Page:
Snoqualmie is looking for new public records requests software and is expected to authroize a request for proposals (RFP) at its Oct. 28 city council meeting.
According to a city clerk staff report that was part of the Oct. 14 council meeting, an agenda bill will approve advertising for a RFP for public records software providers.
RCW 39.04.270 allows all local governments in Washington to use a competitive negotiation process when purchasing telecommunications and electronic data processing (computer) equipment or software, instead of traditional competitive bidding.
In this method the law requires the request for proposals be published in a newspaper at least 13 days out from the submission deadline, be submitted to enough qualified sources to permit reasonable competition, and identify significant evaluation factors including price and importance.
The agency must also provide reasonable procedures for evaluating the proposals, identifying qualified sources and selecting which bidder to award the contract. The bidder selected must have submitted the most advantageous proposal, but the city could deny all proposals and ask for new ones.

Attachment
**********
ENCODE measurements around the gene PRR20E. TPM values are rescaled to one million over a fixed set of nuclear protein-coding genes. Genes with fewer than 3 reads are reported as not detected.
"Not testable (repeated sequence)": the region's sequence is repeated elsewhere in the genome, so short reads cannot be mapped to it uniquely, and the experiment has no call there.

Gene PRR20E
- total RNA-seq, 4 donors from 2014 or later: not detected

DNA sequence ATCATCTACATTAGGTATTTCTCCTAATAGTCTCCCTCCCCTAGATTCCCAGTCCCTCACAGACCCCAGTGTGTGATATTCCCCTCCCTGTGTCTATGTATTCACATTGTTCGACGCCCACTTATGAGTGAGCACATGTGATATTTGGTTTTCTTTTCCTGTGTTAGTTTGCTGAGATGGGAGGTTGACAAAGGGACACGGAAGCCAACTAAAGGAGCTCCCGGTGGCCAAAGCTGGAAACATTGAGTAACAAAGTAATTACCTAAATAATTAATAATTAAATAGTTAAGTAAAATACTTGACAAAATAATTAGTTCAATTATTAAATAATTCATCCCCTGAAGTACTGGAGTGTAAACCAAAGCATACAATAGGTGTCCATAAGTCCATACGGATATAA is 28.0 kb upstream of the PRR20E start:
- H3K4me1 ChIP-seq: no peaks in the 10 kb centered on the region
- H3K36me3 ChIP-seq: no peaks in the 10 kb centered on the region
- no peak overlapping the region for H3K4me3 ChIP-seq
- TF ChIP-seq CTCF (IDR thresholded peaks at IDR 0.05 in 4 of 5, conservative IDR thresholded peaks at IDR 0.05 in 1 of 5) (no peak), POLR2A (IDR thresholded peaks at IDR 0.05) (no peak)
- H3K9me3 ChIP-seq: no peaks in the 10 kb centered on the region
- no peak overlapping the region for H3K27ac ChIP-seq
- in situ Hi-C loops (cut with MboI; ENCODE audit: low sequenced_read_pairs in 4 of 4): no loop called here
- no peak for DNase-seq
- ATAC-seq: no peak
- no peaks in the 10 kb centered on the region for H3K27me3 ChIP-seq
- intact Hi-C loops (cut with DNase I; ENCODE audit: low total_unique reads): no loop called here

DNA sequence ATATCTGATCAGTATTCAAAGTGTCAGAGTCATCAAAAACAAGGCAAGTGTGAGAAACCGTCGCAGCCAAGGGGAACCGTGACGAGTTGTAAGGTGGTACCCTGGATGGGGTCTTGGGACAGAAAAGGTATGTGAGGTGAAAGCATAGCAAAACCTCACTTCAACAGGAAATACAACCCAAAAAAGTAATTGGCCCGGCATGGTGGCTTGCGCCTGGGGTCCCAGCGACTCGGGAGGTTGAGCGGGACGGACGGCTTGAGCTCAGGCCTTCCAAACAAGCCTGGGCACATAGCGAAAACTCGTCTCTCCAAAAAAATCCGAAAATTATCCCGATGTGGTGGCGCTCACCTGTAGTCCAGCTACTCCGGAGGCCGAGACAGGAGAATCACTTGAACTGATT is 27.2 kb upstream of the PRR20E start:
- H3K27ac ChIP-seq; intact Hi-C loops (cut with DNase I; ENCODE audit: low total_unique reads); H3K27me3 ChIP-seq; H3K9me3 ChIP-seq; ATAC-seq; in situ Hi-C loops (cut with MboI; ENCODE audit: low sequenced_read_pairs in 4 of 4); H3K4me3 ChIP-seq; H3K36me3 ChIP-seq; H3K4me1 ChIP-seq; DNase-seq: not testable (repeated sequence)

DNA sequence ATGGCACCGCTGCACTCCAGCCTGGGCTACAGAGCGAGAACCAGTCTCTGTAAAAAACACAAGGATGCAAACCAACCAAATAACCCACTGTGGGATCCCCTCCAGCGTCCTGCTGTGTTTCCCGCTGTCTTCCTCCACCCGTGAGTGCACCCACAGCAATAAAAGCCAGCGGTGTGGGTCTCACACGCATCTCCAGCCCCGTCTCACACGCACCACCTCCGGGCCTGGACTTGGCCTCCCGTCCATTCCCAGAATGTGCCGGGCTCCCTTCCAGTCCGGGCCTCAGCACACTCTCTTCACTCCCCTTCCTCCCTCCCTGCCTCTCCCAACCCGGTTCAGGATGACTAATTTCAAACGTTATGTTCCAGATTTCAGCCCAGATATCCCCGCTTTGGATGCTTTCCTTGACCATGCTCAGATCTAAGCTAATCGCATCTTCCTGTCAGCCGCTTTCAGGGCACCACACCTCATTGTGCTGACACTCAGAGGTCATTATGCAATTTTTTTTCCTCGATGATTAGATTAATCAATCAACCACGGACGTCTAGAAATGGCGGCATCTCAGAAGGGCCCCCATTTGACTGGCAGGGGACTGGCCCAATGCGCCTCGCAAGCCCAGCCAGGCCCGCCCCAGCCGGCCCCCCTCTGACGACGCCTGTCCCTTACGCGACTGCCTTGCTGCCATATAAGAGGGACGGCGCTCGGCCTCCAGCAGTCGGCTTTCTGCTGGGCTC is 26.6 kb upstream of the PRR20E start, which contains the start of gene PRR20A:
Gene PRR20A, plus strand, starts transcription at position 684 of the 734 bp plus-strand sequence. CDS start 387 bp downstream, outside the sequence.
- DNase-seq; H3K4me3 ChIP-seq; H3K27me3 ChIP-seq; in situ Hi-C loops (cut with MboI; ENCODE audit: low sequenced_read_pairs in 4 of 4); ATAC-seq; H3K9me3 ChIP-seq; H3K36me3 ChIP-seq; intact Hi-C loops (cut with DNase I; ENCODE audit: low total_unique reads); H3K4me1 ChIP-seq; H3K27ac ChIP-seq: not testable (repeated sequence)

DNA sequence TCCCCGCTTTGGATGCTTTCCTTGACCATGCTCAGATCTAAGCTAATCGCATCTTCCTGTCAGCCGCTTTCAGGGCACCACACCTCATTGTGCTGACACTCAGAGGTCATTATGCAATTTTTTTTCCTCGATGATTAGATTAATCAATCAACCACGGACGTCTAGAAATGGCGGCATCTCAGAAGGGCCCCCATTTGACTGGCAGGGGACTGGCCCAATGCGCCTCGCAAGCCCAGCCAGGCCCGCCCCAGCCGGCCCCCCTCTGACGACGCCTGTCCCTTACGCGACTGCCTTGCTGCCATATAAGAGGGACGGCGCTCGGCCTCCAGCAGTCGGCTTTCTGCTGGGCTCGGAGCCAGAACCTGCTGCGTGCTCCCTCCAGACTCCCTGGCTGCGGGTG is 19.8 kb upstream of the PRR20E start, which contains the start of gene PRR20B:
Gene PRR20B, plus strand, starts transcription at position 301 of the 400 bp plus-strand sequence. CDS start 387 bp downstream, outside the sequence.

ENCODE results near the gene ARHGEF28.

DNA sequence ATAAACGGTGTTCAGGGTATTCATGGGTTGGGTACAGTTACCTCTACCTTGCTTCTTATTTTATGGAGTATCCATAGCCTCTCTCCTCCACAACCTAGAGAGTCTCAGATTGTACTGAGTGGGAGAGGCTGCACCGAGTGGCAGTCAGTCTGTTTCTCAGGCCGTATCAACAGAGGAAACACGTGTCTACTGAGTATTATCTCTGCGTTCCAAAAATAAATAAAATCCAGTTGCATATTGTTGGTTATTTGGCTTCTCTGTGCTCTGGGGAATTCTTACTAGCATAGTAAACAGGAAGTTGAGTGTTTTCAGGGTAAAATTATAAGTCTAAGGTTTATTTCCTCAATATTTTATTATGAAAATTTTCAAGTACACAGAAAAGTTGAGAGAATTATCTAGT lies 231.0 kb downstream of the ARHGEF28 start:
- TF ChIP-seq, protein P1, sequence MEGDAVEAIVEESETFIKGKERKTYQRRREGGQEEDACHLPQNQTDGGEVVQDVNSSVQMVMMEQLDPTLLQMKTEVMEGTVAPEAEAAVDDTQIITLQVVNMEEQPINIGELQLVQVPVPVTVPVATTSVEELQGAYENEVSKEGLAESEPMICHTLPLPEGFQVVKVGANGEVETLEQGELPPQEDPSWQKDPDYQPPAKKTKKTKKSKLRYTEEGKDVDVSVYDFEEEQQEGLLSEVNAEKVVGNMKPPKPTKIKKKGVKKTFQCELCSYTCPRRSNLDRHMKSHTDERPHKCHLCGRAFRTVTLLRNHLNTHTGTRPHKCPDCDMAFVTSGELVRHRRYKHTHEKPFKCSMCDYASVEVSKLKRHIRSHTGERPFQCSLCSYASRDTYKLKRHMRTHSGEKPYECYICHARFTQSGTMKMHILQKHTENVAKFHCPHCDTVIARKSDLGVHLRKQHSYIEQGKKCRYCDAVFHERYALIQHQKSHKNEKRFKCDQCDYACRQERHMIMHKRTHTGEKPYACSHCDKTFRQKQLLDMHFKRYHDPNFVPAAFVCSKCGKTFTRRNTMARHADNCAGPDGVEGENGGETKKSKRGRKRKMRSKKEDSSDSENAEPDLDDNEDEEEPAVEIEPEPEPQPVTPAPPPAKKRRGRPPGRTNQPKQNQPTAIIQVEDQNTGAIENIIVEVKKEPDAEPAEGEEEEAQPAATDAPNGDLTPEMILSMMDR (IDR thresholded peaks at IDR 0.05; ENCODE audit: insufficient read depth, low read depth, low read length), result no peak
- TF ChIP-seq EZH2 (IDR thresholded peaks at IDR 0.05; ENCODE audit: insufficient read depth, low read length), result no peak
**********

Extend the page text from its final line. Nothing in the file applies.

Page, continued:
City staff has been working on obtaining new software for processing public records requests and has received demos from Gov QA, NextRequest and CloudPWR. They have also been observing the procedures of other jurisdictions.
Additionally, a request was previously submitted for additional staff training through a free state program that helps local governments establish best practices regarding records requests.
As of Oct. 14 there had been 113 public records requests (excluding police requests) so far in 2019, city clerk Jodi Warren said.
This is the newest of several recent public record updates as the city has been amending its policies and procedures.
After a spike in the amount of public records requests prompted by an ethics violation, new policies were enacted by the city that limit the amount of staff time that can be spent on public records requests, ban personal electronic devices in record viewing areas, and place new fees for some requests. The new rules were adopted to the Snoqualmie Municipal Code in July.
This has since been a much debated topic, including in discussions between candidates for city council.
Editor’s note: An earlier version of this article misspelled the name of one of the companies the city of Snoqualmie receved software demos from. The company is CloudPWR.